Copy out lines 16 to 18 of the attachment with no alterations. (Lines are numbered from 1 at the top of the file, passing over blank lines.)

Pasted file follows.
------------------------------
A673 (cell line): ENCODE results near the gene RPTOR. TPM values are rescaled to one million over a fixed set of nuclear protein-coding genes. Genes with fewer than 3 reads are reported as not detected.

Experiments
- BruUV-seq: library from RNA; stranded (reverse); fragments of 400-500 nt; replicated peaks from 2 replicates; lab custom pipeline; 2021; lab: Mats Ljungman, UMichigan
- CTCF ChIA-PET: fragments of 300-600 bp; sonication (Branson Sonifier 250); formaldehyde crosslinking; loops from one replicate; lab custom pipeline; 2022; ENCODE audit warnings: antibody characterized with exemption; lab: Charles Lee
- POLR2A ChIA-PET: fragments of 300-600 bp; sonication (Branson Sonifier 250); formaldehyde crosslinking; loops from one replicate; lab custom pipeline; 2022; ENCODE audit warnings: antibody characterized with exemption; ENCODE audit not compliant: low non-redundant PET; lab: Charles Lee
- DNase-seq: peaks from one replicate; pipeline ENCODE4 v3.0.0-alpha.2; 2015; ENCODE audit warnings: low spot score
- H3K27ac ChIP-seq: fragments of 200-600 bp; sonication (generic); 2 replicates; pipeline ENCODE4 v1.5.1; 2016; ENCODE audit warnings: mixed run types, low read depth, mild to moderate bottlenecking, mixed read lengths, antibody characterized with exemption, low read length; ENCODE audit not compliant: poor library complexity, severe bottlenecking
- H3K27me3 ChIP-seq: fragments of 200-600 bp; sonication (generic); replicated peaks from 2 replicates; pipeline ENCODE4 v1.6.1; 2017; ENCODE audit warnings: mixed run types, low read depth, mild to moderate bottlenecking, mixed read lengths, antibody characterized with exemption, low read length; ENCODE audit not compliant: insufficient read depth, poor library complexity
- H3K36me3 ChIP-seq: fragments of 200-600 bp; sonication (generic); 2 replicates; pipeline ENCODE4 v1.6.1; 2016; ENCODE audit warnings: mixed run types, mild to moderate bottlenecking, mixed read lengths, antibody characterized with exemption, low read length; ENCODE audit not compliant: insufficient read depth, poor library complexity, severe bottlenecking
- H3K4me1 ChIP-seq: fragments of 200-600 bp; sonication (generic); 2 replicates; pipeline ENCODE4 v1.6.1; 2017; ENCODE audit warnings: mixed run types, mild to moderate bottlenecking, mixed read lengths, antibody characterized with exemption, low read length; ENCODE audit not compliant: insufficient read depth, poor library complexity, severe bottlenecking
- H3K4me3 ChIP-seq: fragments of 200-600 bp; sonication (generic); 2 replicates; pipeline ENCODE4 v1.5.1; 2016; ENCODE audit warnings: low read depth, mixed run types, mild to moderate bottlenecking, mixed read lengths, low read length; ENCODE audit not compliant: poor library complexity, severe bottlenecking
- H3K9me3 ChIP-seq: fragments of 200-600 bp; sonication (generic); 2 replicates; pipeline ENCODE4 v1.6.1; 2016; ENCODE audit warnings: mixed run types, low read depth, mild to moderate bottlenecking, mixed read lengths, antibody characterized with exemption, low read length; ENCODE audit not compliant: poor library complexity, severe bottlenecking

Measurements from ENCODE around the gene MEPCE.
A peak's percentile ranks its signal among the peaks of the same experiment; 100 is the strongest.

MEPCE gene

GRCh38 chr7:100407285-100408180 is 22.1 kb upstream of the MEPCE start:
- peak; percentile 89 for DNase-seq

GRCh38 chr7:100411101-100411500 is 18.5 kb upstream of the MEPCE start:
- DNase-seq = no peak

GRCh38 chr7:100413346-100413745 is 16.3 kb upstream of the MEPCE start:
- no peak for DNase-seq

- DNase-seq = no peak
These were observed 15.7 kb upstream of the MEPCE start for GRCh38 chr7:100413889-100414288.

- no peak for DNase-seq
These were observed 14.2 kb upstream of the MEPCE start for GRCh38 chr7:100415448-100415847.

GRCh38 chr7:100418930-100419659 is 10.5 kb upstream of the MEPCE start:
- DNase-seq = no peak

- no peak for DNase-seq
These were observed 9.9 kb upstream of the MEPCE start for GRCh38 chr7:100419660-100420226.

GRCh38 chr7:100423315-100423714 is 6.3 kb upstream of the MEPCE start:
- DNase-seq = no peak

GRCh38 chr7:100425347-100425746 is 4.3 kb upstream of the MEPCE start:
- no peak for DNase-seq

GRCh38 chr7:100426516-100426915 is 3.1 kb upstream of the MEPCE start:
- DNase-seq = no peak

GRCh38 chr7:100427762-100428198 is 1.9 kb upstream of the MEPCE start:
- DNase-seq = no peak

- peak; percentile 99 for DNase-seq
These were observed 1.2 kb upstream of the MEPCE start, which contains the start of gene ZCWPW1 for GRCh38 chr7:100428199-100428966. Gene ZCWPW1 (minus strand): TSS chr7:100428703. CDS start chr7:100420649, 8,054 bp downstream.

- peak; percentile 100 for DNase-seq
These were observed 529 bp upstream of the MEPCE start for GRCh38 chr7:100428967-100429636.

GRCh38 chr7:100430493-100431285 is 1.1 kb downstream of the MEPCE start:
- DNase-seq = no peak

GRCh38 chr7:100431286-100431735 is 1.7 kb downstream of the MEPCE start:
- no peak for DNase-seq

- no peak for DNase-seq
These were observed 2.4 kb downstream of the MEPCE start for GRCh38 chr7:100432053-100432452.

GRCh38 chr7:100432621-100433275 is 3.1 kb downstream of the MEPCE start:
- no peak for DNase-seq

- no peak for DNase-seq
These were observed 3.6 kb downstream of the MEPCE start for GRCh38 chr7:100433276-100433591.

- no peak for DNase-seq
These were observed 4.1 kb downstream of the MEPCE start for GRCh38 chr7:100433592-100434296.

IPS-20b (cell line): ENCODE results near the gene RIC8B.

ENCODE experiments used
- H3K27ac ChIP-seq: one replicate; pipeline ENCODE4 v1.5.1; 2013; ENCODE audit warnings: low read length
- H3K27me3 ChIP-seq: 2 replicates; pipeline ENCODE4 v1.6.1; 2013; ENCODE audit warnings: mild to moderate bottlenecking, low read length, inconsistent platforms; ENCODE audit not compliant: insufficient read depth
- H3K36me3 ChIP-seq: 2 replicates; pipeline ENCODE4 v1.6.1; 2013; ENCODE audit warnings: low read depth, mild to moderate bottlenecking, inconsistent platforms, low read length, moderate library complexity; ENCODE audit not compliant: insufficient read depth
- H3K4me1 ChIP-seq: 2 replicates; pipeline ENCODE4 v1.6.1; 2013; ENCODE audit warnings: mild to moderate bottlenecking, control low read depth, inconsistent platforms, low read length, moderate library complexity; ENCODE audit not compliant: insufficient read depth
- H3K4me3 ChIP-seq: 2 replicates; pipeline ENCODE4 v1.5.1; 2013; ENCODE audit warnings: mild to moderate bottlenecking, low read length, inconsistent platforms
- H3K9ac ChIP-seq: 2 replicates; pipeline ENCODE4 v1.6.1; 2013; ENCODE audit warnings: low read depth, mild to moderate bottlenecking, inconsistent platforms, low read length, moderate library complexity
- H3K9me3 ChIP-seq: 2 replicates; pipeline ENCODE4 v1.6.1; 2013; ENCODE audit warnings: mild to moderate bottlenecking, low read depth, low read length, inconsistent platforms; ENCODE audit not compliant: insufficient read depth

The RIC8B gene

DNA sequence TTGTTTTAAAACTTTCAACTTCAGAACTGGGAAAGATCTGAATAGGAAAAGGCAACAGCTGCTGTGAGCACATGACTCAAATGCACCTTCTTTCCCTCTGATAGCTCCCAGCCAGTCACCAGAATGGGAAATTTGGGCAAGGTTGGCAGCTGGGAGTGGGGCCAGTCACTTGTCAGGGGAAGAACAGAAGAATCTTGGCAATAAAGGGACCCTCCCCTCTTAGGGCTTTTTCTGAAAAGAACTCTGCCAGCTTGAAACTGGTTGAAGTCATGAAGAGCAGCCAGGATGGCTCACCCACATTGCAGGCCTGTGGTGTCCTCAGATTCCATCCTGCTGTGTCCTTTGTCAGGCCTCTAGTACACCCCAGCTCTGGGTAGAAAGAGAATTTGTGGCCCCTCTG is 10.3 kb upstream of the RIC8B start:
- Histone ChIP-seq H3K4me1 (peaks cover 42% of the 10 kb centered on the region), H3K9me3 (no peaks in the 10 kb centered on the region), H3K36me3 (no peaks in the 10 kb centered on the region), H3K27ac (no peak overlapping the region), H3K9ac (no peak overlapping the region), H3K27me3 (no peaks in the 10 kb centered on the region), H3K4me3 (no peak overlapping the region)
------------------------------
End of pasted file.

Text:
GRCh38 chr7:100407285-100408180 is 22.1 kb upstream of the MEPCE start:
- peak; percentile 89 for DNase-seq

GRCh38 chr7:100411101-100411500 is 18.5 kb upstream of the MEPCE start: